Good NHS bosses can avoid falling foul of Corporate Manslaughter Act
30 September 2008
NHS Trusts can comply with the new Corporate Manslaughter Act by ensuring they have effective processes in place for managing health and safety at work, Maria Eagle the Justice Minister will tell NHS leaders today.
Maria Eagle will be speaking in London at a meeting of the NHS Confederation entitled, 'On the board on in the dock'. The event will be attended by 150 chairs and non-executive directors of NHS Trusts.
Maria Eagle will say:
'Every year more than 200 employees are killed in work-related incidents. The loss of a breadwinner, a mum, a dad, a spouse or a much-loved brother or sister can have a devastating emotional and financial impact.
'The Corporate Manslaughter Act is a ground-breaking piece of legislation that will ensure the victims of corporate failures get justice. It will be a very powerful deterrent to those organisations which do not take their health and safety responsibilities seriously.
'NHS organisations can comply with the law by ensuring they have effective processes in place for managing health and safety, that these are being implemented properly and reviewed regularly.
'I have every confidence that senior NHS staff are doing all they can to reduce risks, such as those from MRSA infections, and that successful prosecutions for corporate manslaughter will be very rare.'
The Act, which came into force in April, does not require employers to comply with new regulations but is based on existing duties of care.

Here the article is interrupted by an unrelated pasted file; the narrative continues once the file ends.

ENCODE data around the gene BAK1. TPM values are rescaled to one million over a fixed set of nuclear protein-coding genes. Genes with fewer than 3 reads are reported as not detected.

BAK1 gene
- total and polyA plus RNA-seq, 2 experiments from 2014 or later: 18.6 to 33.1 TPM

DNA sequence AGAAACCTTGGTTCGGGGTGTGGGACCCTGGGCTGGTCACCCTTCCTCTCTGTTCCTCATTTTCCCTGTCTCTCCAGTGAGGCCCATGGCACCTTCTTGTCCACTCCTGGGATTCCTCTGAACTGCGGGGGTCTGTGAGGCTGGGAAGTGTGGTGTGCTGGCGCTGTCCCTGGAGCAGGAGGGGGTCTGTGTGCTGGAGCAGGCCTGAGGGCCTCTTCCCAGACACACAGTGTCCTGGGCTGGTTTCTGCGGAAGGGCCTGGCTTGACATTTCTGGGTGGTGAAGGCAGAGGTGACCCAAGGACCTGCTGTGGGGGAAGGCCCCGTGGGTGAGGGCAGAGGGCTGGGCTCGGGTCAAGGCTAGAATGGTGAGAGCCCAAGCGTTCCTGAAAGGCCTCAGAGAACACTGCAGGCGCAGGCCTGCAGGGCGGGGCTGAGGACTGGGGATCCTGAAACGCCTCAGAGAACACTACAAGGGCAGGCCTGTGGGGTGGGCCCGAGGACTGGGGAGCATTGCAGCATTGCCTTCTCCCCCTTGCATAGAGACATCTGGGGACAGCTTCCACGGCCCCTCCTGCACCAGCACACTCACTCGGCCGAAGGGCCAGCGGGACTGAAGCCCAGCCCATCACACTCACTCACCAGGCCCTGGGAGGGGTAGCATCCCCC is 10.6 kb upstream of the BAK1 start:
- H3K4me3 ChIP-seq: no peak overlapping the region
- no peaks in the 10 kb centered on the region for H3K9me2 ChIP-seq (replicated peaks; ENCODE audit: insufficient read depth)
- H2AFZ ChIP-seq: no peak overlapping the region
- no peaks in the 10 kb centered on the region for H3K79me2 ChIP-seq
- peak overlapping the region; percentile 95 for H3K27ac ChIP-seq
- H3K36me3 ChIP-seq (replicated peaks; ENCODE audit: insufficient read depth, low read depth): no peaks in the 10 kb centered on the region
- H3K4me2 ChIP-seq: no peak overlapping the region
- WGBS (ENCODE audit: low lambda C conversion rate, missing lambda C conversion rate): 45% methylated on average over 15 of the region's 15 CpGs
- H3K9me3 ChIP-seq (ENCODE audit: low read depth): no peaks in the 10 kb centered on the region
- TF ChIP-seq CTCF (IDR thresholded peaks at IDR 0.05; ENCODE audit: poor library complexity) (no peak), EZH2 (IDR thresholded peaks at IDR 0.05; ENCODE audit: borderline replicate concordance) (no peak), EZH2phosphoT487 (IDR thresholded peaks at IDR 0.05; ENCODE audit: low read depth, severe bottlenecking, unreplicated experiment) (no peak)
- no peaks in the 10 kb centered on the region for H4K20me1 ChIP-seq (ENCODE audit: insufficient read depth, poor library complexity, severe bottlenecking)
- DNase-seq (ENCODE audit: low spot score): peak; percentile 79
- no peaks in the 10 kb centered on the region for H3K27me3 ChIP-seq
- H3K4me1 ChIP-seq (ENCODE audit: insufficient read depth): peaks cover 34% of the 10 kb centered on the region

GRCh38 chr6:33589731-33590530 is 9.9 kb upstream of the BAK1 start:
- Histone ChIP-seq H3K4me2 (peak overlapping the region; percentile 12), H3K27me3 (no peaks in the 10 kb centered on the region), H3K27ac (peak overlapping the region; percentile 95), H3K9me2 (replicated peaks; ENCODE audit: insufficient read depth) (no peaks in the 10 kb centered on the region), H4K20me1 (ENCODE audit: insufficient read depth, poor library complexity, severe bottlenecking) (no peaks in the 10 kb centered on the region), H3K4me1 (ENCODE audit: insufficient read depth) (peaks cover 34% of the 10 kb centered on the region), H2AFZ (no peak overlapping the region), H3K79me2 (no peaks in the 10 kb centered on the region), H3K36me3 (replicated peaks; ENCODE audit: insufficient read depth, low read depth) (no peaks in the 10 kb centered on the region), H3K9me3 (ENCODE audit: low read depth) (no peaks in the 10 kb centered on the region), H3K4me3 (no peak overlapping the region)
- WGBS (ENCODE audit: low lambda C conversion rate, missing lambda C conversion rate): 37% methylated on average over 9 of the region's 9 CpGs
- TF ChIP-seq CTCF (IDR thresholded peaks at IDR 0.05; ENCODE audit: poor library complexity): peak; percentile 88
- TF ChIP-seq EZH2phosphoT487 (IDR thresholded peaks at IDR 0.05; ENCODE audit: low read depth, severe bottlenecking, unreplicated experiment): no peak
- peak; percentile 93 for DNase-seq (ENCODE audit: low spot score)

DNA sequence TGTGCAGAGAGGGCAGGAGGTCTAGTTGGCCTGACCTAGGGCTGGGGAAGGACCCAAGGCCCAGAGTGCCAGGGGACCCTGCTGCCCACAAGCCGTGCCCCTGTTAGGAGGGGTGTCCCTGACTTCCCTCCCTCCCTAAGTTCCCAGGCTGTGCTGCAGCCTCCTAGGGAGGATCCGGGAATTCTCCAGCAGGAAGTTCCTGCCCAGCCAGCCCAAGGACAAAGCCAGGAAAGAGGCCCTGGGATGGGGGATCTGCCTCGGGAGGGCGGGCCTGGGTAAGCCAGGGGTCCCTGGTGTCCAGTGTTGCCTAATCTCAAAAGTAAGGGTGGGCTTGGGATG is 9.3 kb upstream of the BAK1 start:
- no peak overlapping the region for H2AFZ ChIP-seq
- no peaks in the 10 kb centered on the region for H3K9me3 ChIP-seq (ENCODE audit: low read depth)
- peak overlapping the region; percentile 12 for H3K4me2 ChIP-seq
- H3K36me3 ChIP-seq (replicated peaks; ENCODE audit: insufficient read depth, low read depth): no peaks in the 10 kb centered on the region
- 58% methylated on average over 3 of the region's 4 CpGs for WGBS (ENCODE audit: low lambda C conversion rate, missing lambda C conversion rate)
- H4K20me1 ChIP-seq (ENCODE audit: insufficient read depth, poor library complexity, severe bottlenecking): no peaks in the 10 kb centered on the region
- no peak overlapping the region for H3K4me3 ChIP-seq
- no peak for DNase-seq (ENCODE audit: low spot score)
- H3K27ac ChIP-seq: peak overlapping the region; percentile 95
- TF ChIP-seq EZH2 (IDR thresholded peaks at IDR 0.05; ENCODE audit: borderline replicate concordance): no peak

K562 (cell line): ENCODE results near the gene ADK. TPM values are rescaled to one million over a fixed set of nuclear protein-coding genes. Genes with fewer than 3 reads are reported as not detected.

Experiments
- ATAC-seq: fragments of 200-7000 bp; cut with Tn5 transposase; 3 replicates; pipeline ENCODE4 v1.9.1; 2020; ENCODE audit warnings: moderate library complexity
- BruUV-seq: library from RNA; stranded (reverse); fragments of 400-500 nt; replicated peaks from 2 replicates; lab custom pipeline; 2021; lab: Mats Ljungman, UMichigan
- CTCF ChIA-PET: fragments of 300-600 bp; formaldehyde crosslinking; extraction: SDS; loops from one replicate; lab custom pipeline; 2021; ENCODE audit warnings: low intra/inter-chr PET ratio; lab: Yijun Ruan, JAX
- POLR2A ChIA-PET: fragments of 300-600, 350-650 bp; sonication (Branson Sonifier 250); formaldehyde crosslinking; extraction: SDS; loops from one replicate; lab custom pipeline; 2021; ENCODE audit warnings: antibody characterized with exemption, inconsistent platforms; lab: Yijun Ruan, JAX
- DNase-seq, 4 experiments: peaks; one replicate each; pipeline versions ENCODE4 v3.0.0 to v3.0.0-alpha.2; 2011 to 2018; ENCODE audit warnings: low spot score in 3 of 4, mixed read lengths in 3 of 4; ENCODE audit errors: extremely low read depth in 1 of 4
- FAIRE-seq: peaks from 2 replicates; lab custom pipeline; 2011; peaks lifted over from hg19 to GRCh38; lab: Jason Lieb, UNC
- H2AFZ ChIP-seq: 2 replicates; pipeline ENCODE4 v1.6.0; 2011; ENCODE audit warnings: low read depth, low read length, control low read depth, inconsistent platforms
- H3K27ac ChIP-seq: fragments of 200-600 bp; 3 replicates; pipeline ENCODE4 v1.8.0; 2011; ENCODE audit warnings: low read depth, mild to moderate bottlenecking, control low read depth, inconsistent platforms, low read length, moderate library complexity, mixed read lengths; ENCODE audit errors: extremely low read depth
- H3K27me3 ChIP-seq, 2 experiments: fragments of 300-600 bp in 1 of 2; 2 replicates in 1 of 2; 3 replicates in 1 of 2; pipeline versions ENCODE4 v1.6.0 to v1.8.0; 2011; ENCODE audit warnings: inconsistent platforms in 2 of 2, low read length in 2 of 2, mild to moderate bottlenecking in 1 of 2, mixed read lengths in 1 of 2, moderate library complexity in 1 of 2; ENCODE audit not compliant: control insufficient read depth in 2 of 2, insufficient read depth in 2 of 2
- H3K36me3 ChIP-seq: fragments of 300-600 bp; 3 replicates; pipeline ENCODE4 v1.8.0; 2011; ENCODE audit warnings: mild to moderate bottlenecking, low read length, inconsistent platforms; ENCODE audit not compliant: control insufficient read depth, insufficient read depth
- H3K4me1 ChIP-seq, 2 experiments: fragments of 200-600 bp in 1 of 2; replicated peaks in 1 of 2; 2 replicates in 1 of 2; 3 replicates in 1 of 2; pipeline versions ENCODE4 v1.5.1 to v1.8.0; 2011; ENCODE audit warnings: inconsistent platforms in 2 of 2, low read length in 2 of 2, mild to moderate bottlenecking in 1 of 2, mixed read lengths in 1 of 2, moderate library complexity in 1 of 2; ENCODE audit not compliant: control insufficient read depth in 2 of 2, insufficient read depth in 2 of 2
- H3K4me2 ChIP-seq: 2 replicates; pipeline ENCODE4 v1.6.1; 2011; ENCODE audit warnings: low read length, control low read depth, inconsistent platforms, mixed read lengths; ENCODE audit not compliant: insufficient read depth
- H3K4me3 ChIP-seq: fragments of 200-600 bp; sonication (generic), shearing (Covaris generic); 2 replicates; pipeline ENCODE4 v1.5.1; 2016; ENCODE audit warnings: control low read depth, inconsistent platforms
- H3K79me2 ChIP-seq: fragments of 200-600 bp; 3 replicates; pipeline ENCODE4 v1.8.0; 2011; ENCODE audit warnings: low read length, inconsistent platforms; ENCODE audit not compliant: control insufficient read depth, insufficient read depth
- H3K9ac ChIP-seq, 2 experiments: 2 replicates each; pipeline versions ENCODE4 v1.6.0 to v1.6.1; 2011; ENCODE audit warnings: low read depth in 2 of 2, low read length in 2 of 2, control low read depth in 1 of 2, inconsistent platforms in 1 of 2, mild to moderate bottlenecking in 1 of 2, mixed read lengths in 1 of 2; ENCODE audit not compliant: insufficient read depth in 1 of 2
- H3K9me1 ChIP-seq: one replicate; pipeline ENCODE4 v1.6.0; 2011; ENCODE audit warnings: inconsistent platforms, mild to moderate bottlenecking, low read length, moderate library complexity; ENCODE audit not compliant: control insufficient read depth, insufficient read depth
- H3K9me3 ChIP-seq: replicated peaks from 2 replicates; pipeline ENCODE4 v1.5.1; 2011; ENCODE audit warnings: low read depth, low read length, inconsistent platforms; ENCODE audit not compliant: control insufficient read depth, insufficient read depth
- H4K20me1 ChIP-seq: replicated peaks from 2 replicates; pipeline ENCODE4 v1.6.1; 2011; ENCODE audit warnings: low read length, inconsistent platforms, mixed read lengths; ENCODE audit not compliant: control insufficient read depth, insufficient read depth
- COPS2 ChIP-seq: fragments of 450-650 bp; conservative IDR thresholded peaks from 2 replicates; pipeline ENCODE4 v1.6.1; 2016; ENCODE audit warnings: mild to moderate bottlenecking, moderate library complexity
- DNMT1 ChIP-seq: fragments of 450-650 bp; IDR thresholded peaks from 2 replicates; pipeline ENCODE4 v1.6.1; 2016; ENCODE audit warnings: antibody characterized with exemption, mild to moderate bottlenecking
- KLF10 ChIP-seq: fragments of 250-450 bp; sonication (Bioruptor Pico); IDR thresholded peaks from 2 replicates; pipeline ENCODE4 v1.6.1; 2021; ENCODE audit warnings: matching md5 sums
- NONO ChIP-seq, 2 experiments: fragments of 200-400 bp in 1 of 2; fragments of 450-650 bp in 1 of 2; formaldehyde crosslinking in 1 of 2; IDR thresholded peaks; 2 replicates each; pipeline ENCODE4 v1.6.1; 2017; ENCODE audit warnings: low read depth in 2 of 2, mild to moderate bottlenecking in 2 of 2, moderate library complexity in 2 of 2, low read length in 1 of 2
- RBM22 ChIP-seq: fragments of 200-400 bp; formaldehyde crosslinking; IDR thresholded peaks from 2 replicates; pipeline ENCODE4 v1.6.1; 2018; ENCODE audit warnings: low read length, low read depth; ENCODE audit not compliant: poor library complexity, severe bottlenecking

Facts about the Corporate Manslaughter Act 2007
Organisations covered by the Act include:
- NHS bodies and a wide range of non-departmental public bodies
- companies incorporated under companies legislation
- Crown bodies such as government departments
- police forces
- trade unions and employer's associations.
The Act is concerned with the corporate liability of the organisation itself and does not apply to individual directors, senior managers or other individuals. Nor is it possible to convict an individual of assisting or encouraging the offence. However, under existing laws individuals can already be prosecuted for gross negligence manslaughter and for health and safety offences.
An organisation is guilty of the new offence if the way in which its activities are organised, by its senior management, amount to a gross breach of the duty of care it owes to its employees, the public or other individual and those failings caused the person's death.
Penalties include an unlimited fine, publicity orders and remedial orders. Publicity orders have not been introduced yet pending guidance on their potential application from the Sentencing Guidelines Council, but they are likely to require the organisation to publicise the fact it has been convicted of the offence, the amount it has been fined and what it must do to rectify the problems uncovered. A remedial order will require it to take steps to correct any management failures that led to fatalities.
Under the previous law on corporate manslaughter a company could only be convicted of gross negligence manslaughter if a 'directing mind' in the organisation, such as a director, was also personally liable. The new Act removes the need to prove individual liability on the part of a director and instead focuses on the way in which an organisation's activities are managed collectively by senior management.
Notes to editors
- Maria Eagle's speech on the impact of the Corporate Manslaughter Act on the NHS.
- A short summary of the Act can be found in the guidance section of the site.
- The Corporate Manslaughter and Corporate Homicide Act create the new statutory offence in England, Wales and Northern Ireland of 'corporate manslaughter', and in Scotland of 'corporate homicide'. It came into effect on 6 April 2008.
- The NHS Confederation is the only independent membership body for over 95% of NHS organisations as well as a number of independent healthcare providers. It is a registered charity which aims to bring groups together to drive the national health agenda.
- For further information about the event please contact Niall Smith in the NHS Confederation press office on 020 7074 3304.
Public queries: 020 3334 3555
Press queries: 020 3334 3536
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